John Cowsill had an inkling that his young life was different than other 10-year-old's when the drummer was about to take the stage at Sound Blast 66, a free New York City concert in 1966 featuring "Little" Stevie Wonder, the Beach Boys, the Byrds and other top music acts.


"We opened the concert," Cowsill said during a phone interview with the Hesperia Star last Thursday while the musician was on tour with the Beach Boys in New Orleans. "I've never been nervous. I don't think I was nervous then. I think the most nervous I was, was backstage watching David Crosby (of the Byrds and later of Crosby, Stills & Nash fame) with his page boy hair cut."


Just one year later, the Newport, RI-based Cowsills would emerge from obscurity with "The Rain The Park & Other Things," a Beatles-esque pop song that climbed to No. 2 on the U.S. song charts. The group followed "The Rain" with another Top 10 song, "Indian Lake," in 1968 and the iconic "Hair," another No. 2 hit song, in 1969. They also performed the music for "Love American Style."


"I was raised on the Beach Boys, Beatles and Stones. I'm so glad that I was there and available. Most people my age didn't get it, but I was a fly on the wall."


For most radio listeners in the 1960s, the Cowsills seemed like the all-American family. Four of the Cowsill's seven children started the band, which consisted of brothers Barry, Bill, Bob and John. Later they were joined by sister Susan, brother Paul and their mother Barbara.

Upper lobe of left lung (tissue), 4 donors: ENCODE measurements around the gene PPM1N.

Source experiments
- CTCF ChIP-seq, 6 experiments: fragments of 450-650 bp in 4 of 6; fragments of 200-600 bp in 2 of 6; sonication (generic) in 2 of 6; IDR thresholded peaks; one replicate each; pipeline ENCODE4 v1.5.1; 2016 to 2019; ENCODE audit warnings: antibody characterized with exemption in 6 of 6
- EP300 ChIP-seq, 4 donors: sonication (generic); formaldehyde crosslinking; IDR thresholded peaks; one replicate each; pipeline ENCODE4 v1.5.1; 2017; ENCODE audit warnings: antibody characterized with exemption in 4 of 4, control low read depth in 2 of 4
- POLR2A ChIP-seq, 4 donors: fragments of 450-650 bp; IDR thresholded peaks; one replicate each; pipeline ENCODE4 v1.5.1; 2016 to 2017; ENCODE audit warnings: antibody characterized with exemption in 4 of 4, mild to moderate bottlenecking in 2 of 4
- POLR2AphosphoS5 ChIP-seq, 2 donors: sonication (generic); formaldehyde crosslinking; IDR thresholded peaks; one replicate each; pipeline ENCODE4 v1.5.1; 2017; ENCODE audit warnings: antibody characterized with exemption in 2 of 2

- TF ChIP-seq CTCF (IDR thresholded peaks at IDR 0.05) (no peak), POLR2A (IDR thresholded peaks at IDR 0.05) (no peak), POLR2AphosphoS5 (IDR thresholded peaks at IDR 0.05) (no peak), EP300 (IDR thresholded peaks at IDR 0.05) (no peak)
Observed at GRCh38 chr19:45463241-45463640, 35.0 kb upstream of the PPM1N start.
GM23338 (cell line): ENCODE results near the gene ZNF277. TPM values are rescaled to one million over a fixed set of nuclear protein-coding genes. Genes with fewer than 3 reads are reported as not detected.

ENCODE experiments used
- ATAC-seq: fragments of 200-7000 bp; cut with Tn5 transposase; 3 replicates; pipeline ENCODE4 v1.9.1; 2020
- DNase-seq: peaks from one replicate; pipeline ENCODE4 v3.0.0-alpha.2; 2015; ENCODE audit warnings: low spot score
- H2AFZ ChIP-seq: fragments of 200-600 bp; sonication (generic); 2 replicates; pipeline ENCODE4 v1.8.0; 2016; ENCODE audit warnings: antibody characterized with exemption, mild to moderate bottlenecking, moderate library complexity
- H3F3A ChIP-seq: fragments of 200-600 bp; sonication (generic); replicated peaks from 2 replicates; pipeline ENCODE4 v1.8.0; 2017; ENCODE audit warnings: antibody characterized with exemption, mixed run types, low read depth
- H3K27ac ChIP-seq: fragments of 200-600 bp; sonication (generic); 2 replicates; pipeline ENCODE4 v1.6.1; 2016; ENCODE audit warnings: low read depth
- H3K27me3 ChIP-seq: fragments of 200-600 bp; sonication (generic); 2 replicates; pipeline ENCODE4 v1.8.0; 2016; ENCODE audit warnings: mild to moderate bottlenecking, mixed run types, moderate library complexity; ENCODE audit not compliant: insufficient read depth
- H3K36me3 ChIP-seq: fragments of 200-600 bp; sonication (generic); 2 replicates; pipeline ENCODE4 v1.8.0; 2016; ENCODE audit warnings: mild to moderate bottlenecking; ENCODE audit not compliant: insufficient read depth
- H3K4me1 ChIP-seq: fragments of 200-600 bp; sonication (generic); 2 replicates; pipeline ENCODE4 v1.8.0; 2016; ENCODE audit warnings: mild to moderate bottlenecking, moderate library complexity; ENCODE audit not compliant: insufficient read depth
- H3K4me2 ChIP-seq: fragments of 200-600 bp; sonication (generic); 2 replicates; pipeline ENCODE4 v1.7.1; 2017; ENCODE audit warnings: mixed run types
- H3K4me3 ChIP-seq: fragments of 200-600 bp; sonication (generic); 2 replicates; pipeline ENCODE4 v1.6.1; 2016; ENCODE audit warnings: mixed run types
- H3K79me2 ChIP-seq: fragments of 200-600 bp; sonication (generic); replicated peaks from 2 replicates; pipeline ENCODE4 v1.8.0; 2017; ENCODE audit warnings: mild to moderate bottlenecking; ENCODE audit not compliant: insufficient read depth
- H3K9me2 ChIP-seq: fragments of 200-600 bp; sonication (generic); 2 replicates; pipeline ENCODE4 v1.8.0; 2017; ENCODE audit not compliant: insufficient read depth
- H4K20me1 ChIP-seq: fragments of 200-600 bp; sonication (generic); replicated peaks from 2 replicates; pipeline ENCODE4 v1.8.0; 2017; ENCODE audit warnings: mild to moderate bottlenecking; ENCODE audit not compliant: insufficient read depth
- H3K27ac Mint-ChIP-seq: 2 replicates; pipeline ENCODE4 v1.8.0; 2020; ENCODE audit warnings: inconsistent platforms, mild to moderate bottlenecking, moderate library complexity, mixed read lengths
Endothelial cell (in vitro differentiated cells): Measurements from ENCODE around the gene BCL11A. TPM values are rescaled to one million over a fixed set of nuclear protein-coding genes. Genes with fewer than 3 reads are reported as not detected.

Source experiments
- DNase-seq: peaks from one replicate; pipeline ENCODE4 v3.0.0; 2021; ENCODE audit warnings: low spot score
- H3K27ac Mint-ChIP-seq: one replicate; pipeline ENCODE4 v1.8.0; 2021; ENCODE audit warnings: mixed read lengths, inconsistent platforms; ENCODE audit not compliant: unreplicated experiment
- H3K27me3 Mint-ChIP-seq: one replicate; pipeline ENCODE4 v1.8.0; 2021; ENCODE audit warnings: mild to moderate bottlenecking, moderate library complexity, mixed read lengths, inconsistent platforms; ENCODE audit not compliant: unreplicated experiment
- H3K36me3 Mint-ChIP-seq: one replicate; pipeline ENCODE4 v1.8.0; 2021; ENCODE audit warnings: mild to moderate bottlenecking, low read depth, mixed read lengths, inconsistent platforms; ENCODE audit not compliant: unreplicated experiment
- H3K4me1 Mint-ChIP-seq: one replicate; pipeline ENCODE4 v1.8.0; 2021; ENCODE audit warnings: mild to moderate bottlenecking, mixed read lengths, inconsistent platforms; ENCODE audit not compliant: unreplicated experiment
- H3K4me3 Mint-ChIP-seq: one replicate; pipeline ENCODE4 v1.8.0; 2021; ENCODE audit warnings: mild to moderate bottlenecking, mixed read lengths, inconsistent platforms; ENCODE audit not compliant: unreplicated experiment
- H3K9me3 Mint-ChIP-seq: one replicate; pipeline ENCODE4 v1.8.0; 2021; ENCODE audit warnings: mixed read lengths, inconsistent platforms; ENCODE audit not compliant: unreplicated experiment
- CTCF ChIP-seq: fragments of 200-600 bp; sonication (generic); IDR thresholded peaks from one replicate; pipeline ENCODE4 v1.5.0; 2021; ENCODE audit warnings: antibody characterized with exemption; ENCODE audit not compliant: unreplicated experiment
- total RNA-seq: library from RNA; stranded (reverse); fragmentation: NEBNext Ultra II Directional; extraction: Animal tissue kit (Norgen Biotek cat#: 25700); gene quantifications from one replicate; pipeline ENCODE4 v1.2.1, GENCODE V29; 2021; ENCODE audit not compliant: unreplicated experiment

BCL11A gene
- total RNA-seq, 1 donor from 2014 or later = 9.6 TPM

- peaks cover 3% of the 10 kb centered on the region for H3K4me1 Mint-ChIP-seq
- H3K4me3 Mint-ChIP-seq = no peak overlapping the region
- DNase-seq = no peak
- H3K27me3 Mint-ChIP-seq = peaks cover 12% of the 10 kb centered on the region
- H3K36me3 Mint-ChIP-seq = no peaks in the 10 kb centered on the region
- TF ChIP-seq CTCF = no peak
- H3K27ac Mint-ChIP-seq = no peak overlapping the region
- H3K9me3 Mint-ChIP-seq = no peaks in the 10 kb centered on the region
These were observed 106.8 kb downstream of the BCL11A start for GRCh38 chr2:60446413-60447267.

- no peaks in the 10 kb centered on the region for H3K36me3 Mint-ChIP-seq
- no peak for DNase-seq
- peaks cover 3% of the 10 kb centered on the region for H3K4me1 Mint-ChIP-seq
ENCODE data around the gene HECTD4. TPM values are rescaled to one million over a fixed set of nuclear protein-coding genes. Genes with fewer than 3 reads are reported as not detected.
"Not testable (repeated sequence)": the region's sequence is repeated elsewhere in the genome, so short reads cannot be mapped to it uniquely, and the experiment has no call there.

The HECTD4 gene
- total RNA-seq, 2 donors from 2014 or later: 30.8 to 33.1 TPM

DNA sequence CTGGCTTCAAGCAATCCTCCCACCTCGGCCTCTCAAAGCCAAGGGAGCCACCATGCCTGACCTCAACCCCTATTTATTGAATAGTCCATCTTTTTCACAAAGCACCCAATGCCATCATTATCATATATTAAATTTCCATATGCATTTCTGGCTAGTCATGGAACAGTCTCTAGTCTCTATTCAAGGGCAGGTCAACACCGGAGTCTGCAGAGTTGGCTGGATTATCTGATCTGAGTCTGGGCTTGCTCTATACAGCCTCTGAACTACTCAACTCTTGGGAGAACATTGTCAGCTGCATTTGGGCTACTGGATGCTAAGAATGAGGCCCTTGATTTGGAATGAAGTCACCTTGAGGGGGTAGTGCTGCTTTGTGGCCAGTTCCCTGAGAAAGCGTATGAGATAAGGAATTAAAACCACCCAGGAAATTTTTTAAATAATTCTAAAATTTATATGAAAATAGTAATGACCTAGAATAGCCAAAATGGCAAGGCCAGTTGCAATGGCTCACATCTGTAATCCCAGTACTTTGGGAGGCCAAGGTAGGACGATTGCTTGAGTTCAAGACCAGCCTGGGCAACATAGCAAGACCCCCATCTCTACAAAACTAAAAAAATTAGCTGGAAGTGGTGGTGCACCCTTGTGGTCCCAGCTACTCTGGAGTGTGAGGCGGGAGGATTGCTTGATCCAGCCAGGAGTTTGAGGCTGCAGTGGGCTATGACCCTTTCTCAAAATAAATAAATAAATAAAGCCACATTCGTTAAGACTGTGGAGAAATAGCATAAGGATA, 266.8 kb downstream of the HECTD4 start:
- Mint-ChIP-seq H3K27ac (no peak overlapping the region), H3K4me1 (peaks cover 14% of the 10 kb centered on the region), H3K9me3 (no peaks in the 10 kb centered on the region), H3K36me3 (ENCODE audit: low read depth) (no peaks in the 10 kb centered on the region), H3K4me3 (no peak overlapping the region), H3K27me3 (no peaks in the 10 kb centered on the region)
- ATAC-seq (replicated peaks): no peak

The group was on TV several times in the late 1960s including appearances on The Ed Sullivan Show, The Tonight Show Starring Johnny Carson and The Johnny Cash Show. By the age of nine John Cowsill and his brothers were playing at bars.


"We just weren't allowed to sit in the bar. It was just an amazing thing. My family was so talented, and they still are."


But early success also came with unanticipated pain.


In 1985, the family's matriarch, Barbara Cowsill, died of emphysema. In 1992, their father, Bud Cowsill, died of leukemia. Following Hurricane Katrina in late 2005, Barry's badly decomposed body was recovered from the Chartes Street Wharf in New Orleans. And in early 2006, Bill died in Calgary, Alberta due to complications from several ailments including emphysema.


Despite the ups and downs of being in the musical Cowsill family, John has found a steady gig with one of most popular groups in history, the Beach Boys. The Beach Boys will perform at 3 p.m. on Sunday, May 10 at the California Theatre of the Performing Arts in San Bernardino.


"It's a good band. It's really a good band. This is the best version of the (Beach Boys) band I've ever heard. I'm still playing Beach Boys songs."


A multi-instrumentalist, John Cowsill also plays guitar and keyboards. But perhaps the most special part of joining the Beach Boys in concert is that Cowsill gets to sing several of the group's beloved songs.


"I flip between Carl (Wilson) and Al (Jardine) constantly. I sing 'Sail on Sailor,' 'Help Me Rhonda' and the unison lead on 'Wouldn't It Be Nice.' There's just so much material."


Married to guitarist Victoria Peterson of the Bangles, John Cowsill, now 53, is clearly happy to be doing what he's been doing all of this life - making memorable music.


"I am just so thankful. I am thrilled to be playing this stuff. I'm in heaven now. I have the best seat in the house."